DONNA BRAZILE, FORMER CHAIRWOMAN, DEMOCRATIC NATIONAL COMMITTEE: Well, first of all, Joe Crowley is a great Democrat but this was a race in which the voters in that district New York 14th, they wanted change. She was a progressive voice throughout the campaign talking about issues that matter at the local level. He was the eldest state`s person -- and I`m not talking about age, I`m talking about experience -- talking about his record, she was talking about what she plans to do. He is talking -- he was talking about what he what he has done. This was a young really aggressive campaigner. I watched her on one of the debates where she really talked about these issues. She spelled out Medicare for all, she spelled out her policy positions on jobs, on tuition, making college more affordable. She was an unabashed progressive and I tell you something, it is a wake-up call and I hope Democratic incumbents are paying attention.

MELBER: Yes, and this is -- you mentioned because you know Joe Crowley. You`ve worked with him. He`s been on this show, our viewers may remember him and he`s done a lot of different things but this is a clear sign coming from the bottom up that people want a different reaction. And that is a big context for something nobody knew was coming today. My colleague Chris Matthews laying out the politics on that that if Democrats don`t do everything in their power to fight, it will be a political implosion on their side even before these pivotal midterms. Take a listen.


CHRIS MATTHEWS, MSNBC HOST: They will find a way to do it. There are ways to slow down votes. They will find that way or they will fail. And if they fail, they will lose their leadership. The party will not accept the failure on this front. If you lay down like the experts are saying and lay down and accept this as history that can`t be stopped. You`re going to see a political party in serious implosion.


MELBER: Is that right, Donna?

BRAZILE: Look, this is this is a very important Supreme Court position and I can tell you I`ve heard from the base of the party today they want the Democratic Party, the Democratic Senators to apply the same McConnell rule to this nominee. Now, remember, Mr. Trump has the right to nominate. The Senate is advising consent. Mr. McConnell said the American people should have the right to have input into the selection. I believe that we deserve input. As your recall Ari, that in 2016 Mr. Merrick Garland was selected. He was nominated by the President on March 16th.

MELBER: Well, we have that -- we have that. Let`s look at that and get your response. Here it is.


SEN. TED CRUZ (R), TEXAS: It has been 80 years since a Supreme Court vacancy was nominated and confirmed in an election year. There is a long tradition that you don`t do this in an election year.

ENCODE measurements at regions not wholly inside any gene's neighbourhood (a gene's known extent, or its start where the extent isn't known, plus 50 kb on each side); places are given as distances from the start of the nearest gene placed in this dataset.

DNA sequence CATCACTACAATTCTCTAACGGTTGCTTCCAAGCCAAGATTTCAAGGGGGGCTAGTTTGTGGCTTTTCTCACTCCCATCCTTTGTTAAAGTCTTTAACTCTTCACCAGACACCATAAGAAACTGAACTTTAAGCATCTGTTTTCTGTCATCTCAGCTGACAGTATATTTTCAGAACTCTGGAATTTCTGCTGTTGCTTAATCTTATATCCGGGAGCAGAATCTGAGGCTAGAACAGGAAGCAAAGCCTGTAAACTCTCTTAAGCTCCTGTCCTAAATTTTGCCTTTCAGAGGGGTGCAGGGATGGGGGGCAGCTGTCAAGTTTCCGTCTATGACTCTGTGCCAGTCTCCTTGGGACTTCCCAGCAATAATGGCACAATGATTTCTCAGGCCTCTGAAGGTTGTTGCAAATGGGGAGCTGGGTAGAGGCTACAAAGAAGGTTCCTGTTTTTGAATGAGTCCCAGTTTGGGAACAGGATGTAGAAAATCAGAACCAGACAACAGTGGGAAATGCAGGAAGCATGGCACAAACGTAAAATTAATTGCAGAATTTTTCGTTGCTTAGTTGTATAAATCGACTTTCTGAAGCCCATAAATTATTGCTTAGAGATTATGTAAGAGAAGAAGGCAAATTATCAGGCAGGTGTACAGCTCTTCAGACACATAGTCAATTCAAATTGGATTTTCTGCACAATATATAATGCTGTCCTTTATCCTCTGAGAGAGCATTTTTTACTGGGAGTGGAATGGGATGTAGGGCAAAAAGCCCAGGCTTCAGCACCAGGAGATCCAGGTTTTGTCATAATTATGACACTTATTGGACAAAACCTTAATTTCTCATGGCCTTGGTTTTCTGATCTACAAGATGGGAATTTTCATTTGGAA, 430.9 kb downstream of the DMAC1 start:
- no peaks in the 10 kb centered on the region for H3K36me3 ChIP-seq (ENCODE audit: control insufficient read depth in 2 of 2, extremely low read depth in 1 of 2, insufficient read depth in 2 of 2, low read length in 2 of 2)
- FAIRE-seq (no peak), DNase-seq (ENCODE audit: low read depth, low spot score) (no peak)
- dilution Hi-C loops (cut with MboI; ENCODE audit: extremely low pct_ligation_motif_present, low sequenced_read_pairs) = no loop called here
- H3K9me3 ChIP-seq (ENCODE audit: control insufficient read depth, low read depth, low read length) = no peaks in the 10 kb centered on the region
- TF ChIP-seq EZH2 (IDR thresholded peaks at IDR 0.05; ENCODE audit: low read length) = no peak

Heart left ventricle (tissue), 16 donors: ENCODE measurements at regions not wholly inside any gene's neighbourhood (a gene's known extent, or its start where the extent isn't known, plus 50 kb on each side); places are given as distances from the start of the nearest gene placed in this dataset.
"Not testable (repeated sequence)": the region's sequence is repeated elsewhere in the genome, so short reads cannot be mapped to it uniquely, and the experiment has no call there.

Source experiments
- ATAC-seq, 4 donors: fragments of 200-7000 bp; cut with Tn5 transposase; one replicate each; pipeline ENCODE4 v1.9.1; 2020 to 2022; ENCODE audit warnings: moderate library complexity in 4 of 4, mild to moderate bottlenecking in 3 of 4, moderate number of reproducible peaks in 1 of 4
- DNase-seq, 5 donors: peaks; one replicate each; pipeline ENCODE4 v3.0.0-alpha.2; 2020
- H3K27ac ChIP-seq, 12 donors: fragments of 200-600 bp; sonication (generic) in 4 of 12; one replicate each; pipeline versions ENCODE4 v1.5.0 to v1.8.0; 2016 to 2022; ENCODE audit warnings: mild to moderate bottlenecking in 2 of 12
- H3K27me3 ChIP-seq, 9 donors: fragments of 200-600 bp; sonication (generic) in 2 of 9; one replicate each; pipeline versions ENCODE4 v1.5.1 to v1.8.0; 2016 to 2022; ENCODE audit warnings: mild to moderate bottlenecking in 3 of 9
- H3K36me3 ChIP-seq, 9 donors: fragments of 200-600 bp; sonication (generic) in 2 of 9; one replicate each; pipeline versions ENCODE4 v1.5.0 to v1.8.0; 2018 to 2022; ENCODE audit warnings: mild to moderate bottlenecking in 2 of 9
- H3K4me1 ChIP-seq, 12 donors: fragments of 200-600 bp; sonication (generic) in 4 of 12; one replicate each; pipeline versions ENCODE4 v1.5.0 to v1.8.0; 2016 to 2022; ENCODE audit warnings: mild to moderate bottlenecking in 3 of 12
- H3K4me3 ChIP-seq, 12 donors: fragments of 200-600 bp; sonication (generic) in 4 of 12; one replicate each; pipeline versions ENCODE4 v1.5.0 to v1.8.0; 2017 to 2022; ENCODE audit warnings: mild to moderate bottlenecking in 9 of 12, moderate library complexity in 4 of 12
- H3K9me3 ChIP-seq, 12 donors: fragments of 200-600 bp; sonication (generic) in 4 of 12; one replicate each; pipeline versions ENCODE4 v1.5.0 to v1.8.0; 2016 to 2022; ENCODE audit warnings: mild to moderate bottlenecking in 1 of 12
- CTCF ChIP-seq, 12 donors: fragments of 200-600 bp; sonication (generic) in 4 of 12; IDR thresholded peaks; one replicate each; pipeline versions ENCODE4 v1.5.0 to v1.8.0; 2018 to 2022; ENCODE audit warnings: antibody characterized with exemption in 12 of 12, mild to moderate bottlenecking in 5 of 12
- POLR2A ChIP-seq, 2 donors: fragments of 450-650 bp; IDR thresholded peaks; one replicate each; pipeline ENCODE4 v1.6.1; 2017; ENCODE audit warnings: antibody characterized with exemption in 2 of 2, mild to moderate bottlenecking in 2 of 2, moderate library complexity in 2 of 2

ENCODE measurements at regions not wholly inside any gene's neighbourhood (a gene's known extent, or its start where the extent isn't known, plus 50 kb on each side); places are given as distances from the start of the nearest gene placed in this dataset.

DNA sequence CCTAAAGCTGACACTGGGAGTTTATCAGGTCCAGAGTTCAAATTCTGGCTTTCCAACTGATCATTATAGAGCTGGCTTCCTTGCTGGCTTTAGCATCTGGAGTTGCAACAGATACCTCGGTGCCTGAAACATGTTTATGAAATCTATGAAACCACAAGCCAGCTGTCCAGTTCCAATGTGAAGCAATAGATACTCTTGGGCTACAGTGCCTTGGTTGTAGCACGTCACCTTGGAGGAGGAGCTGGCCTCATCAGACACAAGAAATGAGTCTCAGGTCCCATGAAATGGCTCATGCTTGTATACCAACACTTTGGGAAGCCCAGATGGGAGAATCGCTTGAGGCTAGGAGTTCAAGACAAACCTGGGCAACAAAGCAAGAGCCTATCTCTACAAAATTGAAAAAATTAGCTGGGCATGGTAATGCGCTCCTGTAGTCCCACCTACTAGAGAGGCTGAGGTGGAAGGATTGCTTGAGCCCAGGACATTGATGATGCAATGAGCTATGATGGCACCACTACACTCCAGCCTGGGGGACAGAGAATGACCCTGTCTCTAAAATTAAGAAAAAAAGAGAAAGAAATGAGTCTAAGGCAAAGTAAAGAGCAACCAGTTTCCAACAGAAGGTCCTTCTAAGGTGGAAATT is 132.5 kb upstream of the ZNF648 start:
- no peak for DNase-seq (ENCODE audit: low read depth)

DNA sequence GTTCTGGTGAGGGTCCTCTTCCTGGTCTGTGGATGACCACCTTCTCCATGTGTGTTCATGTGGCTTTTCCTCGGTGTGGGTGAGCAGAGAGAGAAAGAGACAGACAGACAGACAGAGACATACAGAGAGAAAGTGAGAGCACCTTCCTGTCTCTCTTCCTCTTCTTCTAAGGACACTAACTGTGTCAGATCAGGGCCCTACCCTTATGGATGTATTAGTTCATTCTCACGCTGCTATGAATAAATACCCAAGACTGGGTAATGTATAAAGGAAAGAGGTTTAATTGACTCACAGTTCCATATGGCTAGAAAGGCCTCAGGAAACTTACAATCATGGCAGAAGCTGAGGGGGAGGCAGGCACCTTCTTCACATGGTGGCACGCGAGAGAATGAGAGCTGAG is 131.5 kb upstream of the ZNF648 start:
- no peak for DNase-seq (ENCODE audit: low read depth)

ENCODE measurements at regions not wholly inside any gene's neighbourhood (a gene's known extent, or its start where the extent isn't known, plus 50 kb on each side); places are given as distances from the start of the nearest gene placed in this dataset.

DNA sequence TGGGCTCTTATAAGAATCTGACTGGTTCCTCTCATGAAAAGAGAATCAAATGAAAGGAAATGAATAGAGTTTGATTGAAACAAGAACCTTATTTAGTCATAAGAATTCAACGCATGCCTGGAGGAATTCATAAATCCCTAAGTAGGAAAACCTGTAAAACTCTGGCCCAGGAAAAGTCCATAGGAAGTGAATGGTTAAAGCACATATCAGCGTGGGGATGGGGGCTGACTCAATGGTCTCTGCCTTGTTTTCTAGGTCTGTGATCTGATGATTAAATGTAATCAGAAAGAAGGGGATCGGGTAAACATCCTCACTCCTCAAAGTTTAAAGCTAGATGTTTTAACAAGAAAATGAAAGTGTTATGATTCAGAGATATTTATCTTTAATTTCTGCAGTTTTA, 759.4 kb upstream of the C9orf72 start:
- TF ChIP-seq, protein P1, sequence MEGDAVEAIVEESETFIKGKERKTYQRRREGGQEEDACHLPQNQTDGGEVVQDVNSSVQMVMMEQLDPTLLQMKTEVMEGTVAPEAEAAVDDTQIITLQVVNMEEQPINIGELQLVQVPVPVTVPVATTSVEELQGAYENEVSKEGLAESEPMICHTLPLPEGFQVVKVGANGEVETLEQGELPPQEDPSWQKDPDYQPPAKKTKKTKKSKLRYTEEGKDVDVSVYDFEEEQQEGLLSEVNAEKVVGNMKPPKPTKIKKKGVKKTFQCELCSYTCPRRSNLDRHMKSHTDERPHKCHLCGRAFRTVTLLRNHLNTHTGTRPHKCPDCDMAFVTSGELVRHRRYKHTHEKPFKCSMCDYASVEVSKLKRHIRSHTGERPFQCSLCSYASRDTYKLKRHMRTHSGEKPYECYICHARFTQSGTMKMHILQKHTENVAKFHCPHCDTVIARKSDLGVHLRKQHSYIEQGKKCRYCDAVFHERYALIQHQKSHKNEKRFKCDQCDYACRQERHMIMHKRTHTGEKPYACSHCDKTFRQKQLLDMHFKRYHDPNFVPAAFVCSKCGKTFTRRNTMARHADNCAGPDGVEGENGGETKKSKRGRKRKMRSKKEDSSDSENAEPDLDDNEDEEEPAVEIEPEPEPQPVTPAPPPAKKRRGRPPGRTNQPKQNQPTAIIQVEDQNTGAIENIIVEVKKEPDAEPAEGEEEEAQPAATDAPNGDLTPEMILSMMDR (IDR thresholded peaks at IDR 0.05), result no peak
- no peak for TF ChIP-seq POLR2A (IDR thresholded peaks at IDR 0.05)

BRET BAIER, HOST, FOX NEWS CHANNEL: Will Justice Garland, Judge Garland get a hearing?

SEN. MITCH MCCONNELL (R-KY), SENATE MAJORITY LEADER: No, I don`t think so. This nominee is not going to be considered.

Let`s let the American people decide.


MELBER: What do Democrats do with that rather damning hypocritical oppo video?

BRAZILE: Well, we continue to tell the American people this is the McConnell rule. It applied in 2016. It should apply in 2018 and we have to use every constitutional mean that we have within the Senate framework. And you know their rules a little arcane. We have to use every constitutional framework to make that point day in and day out. Look, what the Supreme Court did today and the public sector union case, what they`ve done this past week with regards to not just gerrymandering but a woman`s right to choose, this is a very important position and while very important seeing. While we respect the fact that the President -- the President who`s on the investigation, by the way, we respect the fact that he can nominate, the Senate advise and consent. I think that Senate Democrats must be on the case. We should apply the McConnell role and the McConnell rule is simple. Let the American people go to the polls in 131 days, only four months and that should give you know the Senate enough time for them to wait until we get a chance to get our voices in the process.

MELBER: Well, it`s a big political fight. And Donna, you know, Mitch McConnell`s music, you don`t usually sing from his songbook so something must be going on.

BRAZILE: The American people should have a voice in the selection of the next Supreme Court Justice. I`m going to keep tweeting this every day. I`m going to remind them why they stood up and oppose President Obama`s nominee. They say we don`t do this in election year. Well, this is an election year. And by the way, three-fourths of the nation`s governors will be elected this fall. This is a very important election. 36 Senators, all 435 Members of Congress, let the American people have a voice in this process.